“I was surprised at the lack of research available for identifying biases with racialized people in STEM, compared to the relative wealth of information for gender disparities,” commented biology professor Laura Hug. “It points to a greater need to understand what drives racial imbalances in STEM fields/departments/labs.”
Willis mentioned that some of the barriers to gender diversity include: underrepresentation of women at high levels of academia and in STEM fields in Canada and a 32 per cent drop out rate by junior female scientists, engineers and technology employees as a result of hostile work environments, isolation, and a scarcity of effective sponsors.
Some EDI practices suggested by Willis to make the workplace less biased and more accommodating for women and underrepresented minorities include: the need to hold ourselves and others accountable, challenging our own assumptions and changing our language and behaviour to be more inclusive as well as calling out unconscious biases to make others justify their decisions and to start the conversation.
“I […] find that while the research is often good at identifying iniquities and areas of bias, steps to address or avoid these biases are not usually stated or shown how to be implemented,” said Hug. “I have some tools I use routinely to check if my reference letters are gendered, or to quantify and clarify my implicit biases, but I'd love more resources to help me navigate EDI more effectively and more empathetically.”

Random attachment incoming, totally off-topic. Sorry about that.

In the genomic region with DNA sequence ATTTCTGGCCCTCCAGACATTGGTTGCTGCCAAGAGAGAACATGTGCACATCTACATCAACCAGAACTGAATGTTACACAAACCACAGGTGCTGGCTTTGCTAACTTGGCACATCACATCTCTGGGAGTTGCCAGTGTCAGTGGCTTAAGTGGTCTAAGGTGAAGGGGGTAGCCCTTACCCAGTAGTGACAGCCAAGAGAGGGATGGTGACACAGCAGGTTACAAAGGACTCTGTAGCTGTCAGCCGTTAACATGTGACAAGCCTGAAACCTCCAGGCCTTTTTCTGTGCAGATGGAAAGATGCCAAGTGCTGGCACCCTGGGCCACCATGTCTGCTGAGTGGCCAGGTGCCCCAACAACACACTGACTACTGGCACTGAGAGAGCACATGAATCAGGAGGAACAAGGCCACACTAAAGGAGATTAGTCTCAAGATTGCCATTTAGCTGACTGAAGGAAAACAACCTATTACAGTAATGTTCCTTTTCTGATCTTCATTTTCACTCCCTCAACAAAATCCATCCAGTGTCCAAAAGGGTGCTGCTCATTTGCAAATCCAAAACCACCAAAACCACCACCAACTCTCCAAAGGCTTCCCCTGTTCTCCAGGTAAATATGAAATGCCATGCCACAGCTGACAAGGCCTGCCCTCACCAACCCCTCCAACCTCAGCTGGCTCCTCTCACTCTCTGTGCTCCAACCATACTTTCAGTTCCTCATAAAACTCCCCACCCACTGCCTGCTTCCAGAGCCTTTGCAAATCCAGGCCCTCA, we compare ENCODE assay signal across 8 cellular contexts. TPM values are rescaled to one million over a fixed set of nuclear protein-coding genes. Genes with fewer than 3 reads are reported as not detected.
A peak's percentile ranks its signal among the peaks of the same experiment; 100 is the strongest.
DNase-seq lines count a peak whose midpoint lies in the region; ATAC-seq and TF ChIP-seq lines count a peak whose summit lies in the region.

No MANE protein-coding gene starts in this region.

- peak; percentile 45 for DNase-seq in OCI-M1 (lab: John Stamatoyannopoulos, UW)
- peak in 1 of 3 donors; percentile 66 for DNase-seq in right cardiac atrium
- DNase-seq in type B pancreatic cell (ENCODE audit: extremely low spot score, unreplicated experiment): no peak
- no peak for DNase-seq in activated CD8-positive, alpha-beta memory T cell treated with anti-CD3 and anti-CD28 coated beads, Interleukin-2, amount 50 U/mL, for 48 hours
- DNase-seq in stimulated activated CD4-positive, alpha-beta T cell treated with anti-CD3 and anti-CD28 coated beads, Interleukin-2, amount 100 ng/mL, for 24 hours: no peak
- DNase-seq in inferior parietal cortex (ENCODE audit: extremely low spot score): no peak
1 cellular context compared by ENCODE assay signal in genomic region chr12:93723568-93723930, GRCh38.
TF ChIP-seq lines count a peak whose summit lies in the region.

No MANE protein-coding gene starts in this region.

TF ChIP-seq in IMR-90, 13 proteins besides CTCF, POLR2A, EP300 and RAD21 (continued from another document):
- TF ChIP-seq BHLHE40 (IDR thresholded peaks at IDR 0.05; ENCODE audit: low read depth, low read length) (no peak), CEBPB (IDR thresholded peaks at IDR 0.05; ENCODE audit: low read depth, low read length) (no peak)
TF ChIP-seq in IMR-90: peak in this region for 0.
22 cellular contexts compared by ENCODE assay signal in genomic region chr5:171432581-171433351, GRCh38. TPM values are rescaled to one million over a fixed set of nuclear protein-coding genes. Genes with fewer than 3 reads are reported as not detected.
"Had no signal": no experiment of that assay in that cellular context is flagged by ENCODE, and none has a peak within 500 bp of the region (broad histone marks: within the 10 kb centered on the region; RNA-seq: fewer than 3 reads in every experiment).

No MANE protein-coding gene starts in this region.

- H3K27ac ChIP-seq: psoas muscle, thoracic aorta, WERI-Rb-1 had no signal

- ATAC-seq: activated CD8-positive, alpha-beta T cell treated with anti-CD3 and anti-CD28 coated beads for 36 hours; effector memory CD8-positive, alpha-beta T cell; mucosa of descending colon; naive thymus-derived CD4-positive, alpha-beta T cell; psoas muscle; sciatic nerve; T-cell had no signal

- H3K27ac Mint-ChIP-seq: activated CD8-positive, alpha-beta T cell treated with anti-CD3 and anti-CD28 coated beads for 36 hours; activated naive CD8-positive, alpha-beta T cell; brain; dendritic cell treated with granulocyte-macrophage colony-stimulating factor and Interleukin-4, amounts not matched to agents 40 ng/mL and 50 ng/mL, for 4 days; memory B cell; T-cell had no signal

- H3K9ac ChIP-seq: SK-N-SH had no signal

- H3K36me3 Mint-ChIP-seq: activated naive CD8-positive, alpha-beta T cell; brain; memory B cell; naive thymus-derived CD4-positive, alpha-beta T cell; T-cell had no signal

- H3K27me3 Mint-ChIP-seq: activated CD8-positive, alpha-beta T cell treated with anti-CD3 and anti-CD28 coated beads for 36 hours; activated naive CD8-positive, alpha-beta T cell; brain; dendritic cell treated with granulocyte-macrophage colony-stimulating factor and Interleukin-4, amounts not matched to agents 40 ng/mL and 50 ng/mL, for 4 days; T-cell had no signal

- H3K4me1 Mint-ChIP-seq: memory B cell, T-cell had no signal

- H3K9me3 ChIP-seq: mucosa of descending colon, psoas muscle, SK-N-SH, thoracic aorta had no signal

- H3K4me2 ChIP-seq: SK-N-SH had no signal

Willis also outlined some options on how to prevent creating a hostile work environment, avoid isolation, and a lack of sponsorship. These include actions such as having an open dialogue about professionalism and EDI in your group, and ensuring underrepresented groups have their ideas heard and are included on teams.
“I actually tried that today and I think it worked well,” Prof. Dale Martin explained. “I plan to explore more of the resources that came up during Dr. Willis' seminar and try to implement them.”
Burke left the seminar also keen to apply what she learned in her academic life. “[I] will be pursuing further EDI training to help identify my biases,” said Sam. “In the meantime, I am going be mindful to not use gendered language in professional writing.”